Bogotá basics

I recently got back from a delightful 4-day trip to Bogotá with my friend Natalie. It was a great escape from the heat of our Caribbean coast, and from the quiet streets of our little pueblos.

Bogotá is the capital of Colombia, and is therefore actually formally named Bogotá, D.C. Here the D.C. does not stand for District of Columbia or District of Colombia, but rather Distrito Capital – the Capitol District. Our driver to the airport on our way out was lamenting that “Bogotá is home to everyone. It belongs to everyone and it belongs to no one, and therefore we haven’t cared for it.”

At a population of 8,000,000 people, Bogotá’s only 500K behind New York City, thanks to massive growth during the last 60 years. The city is hardly built up at all, but rather sprawls, covering 613 square miles compared to NYC’s 468.

Bogota's ciclovia

Due to the rapid growth, city infrastructure and development didn’t keep up. Traffic and congestion are major problems thanks to a lack of good highways. During the 1990’s some good infrastructure was implemented to relieve it a bit:

  1. TransMilenio – a bus system that operates more like a metro/subway. Bus stations are located in elevated central platforms, surrounded by bus-only lanes. Express buses use outer lanes and make limited stops, while local buses are more easily accessible.
  2. Bike lanes – there are 234 miles of dedicated bike paths or lanes in the city. Along the major road from the airport, I was impressed immediately to see that there was a nice wide green space with the bike path, which passed under the TransMilenio stations through tunnels.

Speaking of bikes, every single Sunday and holiday (of which there are many), 75 miles of roadways are closed to car traffic and devoted to ciclovía – the world’s original Open Streets. WHAT A DREAM.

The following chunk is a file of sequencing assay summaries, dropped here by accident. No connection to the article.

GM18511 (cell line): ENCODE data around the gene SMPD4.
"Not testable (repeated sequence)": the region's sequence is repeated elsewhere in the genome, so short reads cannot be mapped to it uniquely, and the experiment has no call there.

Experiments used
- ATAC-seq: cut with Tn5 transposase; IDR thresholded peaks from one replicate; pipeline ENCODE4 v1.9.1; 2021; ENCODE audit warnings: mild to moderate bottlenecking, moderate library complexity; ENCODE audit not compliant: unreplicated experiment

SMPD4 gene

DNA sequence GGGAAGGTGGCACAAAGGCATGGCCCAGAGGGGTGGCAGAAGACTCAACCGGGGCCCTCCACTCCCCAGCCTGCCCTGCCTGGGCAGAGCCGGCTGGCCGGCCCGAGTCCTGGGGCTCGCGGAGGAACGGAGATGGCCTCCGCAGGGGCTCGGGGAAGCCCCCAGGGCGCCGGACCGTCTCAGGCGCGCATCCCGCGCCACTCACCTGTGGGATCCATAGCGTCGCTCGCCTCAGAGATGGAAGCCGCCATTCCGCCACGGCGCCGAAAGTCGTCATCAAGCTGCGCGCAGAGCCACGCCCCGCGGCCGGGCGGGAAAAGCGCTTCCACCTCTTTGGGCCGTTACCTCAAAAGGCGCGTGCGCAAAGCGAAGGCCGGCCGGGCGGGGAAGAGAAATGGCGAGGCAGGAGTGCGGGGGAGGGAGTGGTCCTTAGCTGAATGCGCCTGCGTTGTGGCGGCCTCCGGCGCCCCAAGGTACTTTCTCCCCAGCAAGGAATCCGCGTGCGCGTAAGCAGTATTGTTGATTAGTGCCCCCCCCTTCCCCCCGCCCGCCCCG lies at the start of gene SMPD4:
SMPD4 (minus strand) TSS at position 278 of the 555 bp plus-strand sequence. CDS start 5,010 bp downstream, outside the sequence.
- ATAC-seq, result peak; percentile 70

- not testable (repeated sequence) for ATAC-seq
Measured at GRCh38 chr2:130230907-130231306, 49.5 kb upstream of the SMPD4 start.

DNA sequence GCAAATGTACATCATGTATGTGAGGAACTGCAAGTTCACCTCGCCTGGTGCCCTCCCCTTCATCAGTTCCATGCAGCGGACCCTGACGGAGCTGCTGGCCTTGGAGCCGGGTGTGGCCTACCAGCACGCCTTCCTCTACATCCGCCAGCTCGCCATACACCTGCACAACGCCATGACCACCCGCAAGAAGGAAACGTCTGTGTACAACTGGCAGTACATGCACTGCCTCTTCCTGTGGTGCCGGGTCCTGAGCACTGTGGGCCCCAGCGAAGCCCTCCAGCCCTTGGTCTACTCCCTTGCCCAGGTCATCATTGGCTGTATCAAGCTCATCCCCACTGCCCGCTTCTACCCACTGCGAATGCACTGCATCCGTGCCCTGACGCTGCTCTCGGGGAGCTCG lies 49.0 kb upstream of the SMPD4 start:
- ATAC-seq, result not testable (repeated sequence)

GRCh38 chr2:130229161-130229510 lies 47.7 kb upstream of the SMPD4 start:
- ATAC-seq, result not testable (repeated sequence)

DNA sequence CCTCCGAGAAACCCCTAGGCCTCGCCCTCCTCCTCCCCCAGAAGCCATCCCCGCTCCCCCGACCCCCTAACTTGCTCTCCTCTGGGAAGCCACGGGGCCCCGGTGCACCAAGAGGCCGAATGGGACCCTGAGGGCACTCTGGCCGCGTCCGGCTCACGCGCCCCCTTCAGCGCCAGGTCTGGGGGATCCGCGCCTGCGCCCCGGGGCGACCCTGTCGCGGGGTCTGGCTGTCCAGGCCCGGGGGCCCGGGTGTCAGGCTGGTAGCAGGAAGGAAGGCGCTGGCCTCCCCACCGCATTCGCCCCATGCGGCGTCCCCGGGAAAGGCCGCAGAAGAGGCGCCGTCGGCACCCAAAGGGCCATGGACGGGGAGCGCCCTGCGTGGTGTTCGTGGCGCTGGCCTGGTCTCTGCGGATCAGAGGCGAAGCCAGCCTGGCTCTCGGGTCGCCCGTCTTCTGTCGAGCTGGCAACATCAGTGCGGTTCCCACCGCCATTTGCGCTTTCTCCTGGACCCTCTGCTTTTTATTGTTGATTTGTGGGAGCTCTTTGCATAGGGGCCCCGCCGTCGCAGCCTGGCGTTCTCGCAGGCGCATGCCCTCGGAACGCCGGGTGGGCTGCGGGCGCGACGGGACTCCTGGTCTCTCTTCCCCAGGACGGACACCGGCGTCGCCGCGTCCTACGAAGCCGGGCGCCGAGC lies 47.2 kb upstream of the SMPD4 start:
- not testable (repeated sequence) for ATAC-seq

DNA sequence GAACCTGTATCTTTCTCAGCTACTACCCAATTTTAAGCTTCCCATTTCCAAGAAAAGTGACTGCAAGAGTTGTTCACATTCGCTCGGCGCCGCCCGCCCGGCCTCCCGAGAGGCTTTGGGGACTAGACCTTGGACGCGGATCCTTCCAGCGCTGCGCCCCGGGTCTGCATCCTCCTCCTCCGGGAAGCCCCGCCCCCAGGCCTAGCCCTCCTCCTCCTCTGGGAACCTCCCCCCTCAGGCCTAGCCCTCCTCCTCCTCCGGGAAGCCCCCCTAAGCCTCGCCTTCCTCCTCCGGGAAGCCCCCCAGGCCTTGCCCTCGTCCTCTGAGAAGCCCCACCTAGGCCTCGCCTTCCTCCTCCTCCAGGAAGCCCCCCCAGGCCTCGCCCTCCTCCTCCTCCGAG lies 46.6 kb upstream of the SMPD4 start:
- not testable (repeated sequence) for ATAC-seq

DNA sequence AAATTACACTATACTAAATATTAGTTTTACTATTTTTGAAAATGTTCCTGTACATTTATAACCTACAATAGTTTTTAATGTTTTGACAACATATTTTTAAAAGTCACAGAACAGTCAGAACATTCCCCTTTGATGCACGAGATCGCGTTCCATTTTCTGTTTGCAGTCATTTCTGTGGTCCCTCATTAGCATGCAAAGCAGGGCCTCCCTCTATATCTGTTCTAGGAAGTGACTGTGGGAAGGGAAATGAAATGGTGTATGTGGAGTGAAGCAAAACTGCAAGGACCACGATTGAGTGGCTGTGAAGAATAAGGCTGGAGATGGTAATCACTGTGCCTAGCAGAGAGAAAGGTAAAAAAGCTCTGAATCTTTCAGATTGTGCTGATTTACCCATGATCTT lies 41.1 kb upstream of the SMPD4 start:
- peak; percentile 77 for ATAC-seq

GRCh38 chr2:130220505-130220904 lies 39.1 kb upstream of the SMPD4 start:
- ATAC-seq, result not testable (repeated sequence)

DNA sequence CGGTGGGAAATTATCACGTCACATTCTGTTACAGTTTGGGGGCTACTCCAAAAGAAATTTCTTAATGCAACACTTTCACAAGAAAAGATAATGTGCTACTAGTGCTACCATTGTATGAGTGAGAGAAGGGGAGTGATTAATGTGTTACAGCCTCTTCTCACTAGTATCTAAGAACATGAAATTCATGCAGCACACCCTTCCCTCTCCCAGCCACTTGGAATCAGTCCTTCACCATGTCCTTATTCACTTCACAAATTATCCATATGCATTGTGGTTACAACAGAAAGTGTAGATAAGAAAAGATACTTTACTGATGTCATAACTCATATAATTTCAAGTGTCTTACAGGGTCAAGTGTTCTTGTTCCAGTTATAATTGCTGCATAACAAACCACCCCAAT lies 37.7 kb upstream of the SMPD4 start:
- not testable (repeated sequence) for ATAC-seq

Certainly, the weather in Bogotá is conducive to year-round biking. The high all year ranges from 66-69 degrees Fahrenheit, while the lows sit at a chilly 46-50. This is thanks to its position on an Andean plateau very close to the equator – its at a greater altitude than Denver, Colorado.

Layers in Bogota

In terms of safety, the major concern is pickpocketing and robbery. Much like we say on the coast no des papaya and show off the goods you’re carrying, that’s a key in Bogotá. But beyond that, people are much more cautious about where they carry their belongings and what they carry on them. Only take the cash you need for the day and stow it in various pockets/places on your person. Keep your phone in a place that would be difficult to reach, and only pull it out as needed. Never carry more than one card, and don’t carry your passport around.

Honestly, though, my experience with the majority of people in Bogotá was super positive. From the guy who grabbed my debit card when it somehow fell off of me at the fruit market (he chased us around the maze for 20 minutes and finally found us and I didn’t even know it was missing!) to the sweet girls we danced with at the night club Saturday night, people were warm and welcoming.

About the author

One thought on “Bogotá basics”

  1. The documentary “Urbanized” had a cool feature on Bogota’s transit system. It’s on Netflix (or at least it was at one time).

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Mountain View

A little about me!

Hey! I'm Brianna Hope, a born & bred midwesterner embarking on an adventure as a Peace Corps Volunteer in Colombia. I am clumsy, I spill a lot, and I share most of my interests with 6 year-olds.

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The content of this website is mine alone and does not necessarily reflect the views of the U.S. Government, the Peace Corps, or the Colombian Government.

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